Once you’re online, for business or social reasons, there are so many things to consider. How much about yourself do you make public? How do you protect what you want to keep private? How do you draw the line if business and personal collide?

A big part of the decision about what to put out there revolves around what you CAN protect. Facebook is notorious for making privacy policy changes and confusing the heck out of users. Then, there are networks and other online services that share nuggets of your data without you even knowing. This online world can be a pretty scary place!

This week’s Bonfire Buzz shares a few articles about online privacy including recent changes, data collection you may not know about, and more on drawing the line when it comes to your privacy.


Facebook has given users more control over who sees what when they sharing posts, photos and more on the site. This is particularly timely due to the the recent launch of Google+, a social network that already has these privacy controls built in. As a Facebook user, I am certainly not complaining.

Read more on Facebook: Making It Easier to Share With Who You Want

Not Unrealistic Expectations

This is an expansion of the issue of online privacy that talks about Facebook, Google+ and a recent lawsuit against ComScore, a company that can be considered a broker of consumer information. Food for thought, for sure.

Read more on Tech News World: The Best Protector of Privacy Online: Market Competition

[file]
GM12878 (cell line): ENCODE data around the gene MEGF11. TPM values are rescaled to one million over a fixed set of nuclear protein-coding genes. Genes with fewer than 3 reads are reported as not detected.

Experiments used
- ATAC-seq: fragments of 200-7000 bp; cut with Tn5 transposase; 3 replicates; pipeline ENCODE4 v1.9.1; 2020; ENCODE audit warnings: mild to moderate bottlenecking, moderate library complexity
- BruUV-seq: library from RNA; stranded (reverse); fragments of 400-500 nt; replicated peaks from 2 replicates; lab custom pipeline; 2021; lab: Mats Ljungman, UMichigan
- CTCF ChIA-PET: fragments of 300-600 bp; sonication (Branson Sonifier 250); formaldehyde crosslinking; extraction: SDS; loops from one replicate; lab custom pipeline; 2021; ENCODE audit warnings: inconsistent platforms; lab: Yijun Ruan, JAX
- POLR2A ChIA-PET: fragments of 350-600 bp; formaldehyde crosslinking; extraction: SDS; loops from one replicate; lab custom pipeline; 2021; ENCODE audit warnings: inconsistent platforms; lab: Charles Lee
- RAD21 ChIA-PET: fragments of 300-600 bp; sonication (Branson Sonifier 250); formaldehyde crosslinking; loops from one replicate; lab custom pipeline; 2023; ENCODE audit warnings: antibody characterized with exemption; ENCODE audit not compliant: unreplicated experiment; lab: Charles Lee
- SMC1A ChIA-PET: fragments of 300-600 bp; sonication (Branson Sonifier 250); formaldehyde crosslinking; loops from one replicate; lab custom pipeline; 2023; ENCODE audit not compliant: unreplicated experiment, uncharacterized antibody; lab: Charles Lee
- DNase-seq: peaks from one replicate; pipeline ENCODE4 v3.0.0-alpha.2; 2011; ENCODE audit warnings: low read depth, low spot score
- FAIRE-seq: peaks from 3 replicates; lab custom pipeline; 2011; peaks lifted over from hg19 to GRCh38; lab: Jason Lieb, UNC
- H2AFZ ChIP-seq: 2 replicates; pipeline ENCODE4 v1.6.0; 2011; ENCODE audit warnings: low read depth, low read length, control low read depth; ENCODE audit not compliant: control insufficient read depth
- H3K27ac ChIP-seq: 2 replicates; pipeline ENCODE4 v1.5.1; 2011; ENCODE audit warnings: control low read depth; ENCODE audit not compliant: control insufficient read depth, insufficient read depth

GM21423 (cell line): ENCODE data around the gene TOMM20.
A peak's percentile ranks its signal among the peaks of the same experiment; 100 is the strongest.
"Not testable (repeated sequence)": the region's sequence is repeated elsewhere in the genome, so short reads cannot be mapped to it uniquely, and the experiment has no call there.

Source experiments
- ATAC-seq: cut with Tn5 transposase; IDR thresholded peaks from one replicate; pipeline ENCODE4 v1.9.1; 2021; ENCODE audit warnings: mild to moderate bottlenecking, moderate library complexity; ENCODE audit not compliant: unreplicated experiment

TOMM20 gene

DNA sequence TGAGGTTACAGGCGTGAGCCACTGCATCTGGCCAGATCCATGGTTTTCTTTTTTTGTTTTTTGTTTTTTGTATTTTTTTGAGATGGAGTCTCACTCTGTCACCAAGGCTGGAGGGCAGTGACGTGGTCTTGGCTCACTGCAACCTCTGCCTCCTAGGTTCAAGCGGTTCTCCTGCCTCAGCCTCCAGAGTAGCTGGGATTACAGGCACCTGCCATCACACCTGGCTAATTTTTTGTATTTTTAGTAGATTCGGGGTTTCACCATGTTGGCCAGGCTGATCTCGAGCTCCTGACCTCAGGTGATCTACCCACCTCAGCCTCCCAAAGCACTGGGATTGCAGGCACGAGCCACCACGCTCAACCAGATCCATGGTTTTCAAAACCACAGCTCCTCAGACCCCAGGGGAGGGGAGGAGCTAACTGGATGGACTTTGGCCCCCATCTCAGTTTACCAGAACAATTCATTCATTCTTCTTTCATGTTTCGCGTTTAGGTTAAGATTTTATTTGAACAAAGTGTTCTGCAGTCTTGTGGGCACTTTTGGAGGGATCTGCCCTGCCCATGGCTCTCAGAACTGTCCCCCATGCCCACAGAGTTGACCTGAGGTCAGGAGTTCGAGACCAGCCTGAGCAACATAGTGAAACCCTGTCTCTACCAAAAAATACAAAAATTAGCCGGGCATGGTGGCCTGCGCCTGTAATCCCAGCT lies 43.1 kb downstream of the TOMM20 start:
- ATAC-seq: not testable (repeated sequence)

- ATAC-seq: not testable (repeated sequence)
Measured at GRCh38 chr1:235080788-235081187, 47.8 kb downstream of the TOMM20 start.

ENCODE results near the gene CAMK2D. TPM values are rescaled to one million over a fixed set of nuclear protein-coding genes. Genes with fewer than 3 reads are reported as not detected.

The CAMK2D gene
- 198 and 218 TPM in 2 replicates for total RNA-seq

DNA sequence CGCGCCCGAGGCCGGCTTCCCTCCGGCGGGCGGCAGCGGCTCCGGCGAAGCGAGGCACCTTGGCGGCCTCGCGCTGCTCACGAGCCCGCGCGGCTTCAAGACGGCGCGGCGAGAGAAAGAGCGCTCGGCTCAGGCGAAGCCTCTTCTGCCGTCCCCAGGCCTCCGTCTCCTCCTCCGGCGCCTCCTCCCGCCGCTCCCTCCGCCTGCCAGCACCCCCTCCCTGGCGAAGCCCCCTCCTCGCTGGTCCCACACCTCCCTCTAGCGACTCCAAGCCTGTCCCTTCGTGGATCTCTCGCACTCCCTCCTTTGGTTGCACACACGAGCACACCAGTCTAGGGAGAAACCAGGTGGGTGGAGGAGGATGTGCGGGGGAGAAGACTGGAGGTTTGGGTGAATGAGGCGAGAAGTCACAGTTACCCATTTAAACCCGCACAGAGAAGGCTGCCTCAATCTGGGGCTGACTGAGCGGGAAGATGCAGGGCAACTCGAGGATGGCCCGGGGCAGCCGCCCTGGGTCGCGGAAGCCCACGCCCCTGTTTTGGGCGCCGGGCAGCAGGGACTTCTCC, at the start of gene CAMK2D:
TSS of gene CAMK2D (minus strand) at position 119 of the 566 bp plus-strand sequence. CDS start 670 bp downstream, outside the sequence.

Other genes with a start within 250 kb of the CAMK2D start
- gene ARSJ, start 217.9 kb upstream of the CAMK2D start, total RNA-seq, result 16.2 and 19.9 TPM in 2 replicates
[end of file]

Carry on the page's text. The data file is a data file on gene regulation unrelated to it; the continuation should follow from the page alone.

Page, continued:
You probably know that you can turn off collection of cookies that track your online activity right from your browser. And you can delete your cookie cache, too, to wipe clean the history tracking that gets passed onto advertisers. But…what if your profiles are recreated after you delete them, without your knowledge? Apparently, that’s what supercookies do.

Read more on The Atlantic: The Next Online Privacy Battle: Powerful Supercookies

On Your Side

Late last year, a groups of advertising organizations formed a self-regulating group that is supposed to help consumers be more proactive about their online privacy. And now, a consumer advocacy group is questioning whether this kind of self-regulation works or if this protection and education should be federally mandated. After all, what about the ad organizations who are not part of the self-regulating group? No privacy protection at all?

Read more on Internet Retailer: A consumer advocacy group calls for federal action on web advertising

Making Your Own Policy

This last article was written by a Small Business Bonfire member, Liz Jostes, and based on the comments that her post received, it tackles a decision that resonates with many Internet users. How you approach privacy is personal, but the line between personal and public is often very blurry. Where are you on this issue?

Read more on A Belle, a Bean and a Chicago Dog: The Marriage between Privacy and the Internet

Image credit: jonasjonas